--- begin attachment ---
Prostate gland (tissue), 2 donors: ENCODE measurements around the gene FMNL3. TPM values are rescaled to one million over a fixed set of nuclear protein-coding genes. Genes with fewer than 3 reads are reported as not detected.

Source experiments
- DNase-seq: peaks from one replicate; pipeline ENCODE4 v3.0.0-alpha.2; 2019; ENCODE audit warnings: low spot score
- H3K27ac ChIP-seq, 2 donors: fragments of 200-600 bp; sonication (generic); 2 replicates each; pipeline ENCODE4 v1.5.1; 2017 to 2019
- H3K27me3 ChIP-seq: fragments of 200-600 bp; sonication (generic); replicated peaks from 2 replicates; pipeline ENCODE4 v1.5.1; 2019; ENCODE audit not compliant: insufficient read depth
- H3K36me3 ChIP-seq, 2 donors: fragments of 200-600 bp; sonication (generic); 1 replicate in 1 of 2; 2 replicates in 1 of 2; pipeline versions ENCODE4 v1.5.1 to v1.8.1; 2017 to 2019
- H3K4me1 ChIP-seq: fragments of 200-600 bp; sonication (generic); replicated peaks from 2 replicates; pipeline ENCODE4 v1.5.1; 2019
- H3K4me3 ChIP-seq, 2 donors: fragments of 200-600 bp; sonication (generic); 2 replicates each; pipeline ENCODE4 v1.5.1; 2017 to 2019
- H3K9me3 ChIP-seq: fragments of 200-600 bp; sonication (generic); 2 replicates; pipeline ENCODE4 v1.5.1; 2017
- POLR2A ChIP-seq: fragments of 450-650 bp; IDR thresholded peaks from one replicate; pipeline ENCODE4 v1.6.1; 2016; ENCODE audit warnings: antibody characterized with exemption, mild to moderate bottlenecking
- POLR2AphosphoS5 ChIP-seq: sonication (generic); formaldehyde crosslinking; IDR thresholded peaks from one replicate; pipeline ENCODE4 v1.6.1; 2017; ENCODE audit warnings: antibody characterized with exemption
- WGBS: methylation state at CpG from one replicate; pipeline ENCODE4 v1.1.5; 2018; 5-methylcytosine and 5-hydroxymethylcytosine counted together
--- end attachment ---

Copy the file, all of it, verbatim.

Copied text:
Prostate gland (tissue), 2 donors: ENCODE measurements around the gene FMNL3. TPM values are rescaled to one million over a fixed set of nuclear protein-coding genes. Genes with fewer than 3 reads are reported as not detected.

Source experiments
- DNase-seq: peaks from one replicate; pipeline ENCODE4 v3.0.0-alpha.2; 2019; ENCODE audit warnings: low spot score
- H3K27ac ChIP-seq, 2 donors: fragments of 200-600 bp; sonication (generic); 2 replicates each; pipeline ENCODE4 v1.5.1; 2017 to 2019
- H3K27me3 ChIP-seq: fragments of 200-600 bp; sonication (generic); replicated peaks from 2 replicates; pipeline ENCODE4 v1.5.1; 2019; ENCODE audit not compliant: insufficient read depth
- H3K36me3 ChIP-seq, 2 donors: fragments of 200-600 bp; sonication (generic); 1 replicate in 1 of 2; 2 replicates in 1 of 2; pipeline versions ENCODE4 v1.5.1 to v1.8.1; 2017 to 2019
- H3K4me1 ChIP-seq: fragments of 200-600 bp; sonication (generic); replicated peaks from 2 replicates; pipeline ENCODE4 v1.5.1; 2019
- H3K4me3 ChIP-seq, 2 donors: fragments of 200-600 bp; sonication (generic); 2 replicates each; pipeline ENCODE4 v1.5.1; 2017 to 2019
- H3K9me3 ChIP-seq: fragments of 200-600 bp; sonication (generic); 2 replicates; pipeline ENCODE4 v1.5.1; 2017
- POLR2A ChIP-seq: fragments of 450-650 bp; IDR thresholded peaks from one replicate; pipeline ENCODE4 v1.6.1; 2016; ENCODE audit warnings: antibody characterized with exemption, mild to moderate bottlenecking
- POLR2AphosphoS5 ChIP-seq: sonication (generic); formaldehyde crosslinking; IDR thresholded peaks from one replicate; pipeline ENCODE4 v1.6.1; 2017; ENCODE audit warnings: antibody characterized with exemption
- WGBS: methylation state at CpG from one replicate; pipeline ENCODE4 v1.1.5; 2018; 5-methylcytosine and 5-hydroxymethylcytosine counted together